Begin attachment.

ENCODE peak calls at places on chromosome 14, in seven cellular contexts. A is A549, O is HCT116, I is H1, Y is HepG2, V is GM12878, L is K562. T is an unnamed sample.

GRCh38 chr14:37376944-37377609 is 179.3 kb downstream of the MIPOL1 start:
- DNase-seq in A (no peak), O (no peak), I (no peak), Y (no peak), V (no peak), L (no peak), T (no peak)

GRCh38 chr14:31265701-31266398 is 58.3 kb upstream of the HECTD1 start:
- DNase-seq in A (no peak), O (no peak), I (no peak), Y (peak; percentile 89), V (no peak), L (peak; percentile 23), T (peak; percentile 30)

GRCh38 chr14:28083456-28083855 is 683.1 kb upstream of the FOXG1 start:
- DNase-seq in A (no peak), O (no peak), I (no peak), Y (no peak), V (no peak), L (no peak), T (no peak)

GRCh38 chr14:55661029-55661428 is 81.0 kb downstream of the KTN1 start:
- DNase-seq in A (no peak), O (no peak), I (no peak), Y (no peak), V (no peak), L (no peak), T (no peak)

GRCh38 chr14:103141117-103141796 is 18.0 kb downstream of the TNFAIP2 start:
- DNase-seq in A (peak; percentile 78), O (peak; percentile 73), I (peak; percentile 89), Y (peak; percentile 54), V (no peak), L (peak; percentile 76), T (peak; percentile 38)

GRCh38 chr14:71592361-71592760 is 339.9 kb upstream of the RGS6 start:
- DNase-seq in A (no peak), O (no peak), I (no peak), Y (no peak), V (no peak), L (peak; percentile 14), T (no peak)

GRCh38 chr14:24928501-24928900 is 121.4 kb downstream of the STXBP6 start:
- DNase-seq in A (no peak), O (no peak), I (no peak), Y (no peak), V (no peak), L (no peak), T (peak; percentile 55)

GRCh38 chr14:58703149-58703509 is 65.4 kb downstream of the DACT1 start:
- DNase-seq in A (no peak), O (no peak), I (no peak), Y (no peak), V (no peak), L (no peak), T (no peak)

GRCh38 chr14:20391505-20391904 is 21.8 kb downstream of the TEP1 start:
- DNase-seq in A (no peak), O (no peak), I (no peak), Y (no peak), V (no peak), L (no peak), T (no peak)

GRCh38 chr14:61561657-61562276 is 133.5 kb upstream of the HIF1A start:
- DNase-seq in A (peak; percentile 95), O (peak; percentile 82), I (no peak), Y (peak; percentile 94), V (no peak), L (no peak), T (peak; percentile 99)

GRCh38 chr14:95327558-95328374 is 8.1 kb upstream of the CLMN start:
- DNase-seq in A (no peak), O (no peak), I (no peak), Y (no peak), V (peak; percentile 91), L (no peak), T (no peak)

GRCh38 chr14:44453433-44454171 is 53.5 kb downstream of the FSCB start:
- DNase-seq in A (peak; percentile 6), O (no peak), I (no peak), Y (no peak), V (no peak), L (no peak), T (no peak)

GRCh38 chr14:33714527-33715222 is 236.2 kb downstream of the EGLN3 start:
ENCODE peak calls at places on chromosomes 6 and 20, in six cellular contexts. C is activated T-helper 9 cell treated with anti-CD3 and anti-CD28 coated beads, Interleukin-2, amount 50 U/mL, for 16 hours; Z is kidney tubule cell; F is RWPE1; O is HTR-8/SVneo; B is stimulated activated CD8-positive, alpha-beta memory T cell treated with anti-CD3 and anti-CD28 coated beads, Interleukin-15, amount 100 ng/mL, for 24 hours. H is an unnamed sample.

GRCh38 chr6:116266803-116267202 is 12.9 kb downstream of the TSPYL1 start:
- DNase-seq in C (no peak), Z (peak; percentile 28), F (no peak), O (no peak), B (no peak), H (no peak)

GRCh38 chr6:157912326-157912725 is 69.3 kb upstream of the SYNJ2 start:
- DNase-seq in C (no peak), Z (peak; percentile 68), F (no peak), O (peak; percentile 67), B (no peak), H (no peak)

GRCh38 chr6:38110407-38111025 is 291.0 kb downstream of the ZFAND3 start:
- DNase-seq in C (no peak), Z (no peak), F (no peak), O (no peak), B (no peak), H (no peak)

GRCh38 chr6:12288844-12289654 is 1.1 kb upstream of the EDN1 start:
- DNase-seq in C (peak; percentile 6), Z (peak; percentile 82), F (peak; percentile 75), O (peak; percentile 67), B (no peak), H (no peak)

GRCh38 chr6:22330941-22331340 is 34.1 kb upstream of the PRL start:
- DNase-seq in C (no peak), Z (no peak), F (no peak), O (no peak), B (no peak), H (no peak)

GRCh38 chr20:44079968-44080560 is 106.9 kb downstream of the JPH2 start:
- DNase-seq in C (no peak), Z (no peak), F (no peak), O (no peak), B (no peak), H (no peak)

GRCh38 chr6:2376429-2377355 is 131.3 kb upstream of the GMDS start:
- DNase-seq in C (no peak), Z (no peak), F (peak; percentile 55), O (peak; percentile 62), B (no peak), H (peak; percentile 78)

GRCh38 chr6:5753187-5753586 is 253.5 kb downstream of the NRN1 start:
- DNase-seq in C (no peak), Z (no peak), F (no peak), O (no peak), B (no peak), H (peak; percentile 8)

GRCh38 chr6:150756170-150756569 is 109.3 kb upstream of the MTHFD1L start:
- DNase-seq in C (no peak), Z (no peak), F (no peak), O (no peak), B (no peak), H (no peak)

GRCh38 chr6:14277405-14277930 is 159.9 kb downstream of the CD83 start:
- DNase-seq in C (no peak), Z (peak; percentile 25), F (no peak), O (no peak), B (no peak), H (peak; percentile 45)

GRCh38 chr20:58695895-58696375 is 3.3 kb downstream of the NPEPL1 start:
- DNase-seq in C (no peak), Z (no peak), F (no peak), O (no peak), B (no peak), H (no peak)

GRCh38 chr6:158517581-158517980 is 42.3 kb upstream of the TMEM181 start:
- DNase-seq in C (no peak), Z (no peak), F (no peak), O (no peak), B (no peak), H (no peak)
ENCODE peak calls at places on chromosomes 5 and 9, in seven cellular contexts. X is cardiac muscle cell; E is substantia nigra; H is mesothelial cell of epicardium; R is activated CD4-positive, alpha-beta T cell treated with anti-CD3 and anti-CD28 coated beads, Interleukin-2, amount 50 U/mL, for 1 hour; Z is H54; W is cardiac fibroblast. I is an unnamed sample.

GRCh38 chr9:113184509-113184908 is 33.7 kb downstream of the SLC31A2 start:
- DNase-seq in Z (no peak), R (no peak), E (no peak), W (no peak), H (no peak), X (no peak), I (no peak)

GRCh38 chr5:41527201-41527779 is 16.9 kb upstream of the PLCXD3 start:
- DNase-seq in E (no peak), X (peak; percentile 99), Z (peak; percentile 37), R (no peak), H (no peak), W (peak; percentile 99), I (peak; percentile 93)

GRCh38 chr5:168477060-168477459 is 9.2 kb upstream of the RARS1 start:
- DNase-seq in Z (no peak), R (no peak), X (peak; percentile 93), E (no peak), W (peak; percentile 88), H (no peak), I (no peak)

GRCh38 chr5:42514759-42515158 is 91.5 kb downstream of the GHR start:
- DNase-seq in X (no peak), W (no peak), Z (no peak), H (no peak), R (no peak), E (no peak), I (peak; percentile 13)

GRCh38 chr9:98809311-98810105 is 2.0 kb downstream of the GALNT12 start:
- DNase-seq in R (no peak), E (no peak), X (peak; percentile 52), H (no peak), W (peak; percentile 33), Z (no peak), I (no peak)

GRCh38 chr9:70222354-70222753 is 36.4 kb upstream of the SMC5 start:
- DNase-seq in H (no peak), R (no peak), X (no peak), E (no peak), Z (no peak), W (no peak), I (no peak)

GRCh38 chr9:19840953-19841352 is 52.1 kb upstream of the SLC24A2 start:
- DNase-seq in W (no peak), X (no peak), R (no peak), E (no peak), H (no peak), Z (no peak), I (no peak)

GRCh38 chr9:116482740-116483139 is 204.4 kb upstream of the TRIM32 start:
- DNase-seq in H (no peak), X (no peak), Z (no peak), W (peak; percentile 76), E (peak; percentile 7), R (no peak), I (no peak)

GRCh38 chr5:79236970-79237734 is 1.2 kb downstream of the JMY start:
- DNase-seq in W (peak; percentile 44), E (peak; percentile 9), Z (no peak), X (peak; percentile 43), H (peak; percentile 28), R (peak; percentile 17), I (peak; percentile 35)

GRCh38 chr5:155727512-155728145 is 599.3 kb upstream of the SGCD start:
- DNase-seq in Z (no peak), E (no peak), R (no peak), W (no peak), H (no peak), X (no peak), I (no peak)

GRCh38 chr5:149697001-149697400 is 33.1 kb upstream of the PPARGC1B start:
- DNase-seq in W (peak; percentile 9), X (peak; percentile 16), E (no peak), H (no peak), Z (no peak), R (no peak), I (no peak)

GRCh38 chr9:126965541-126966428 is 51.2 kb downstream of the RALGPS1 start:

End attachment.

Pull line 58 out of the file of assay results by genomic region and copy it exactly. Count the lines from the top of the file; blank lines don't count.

- DNase-seq in Z (no peak), R (no peak), X (peak; percentile 93), E (no peak), W (peak; percentile 88), H (no peak), I (no peak)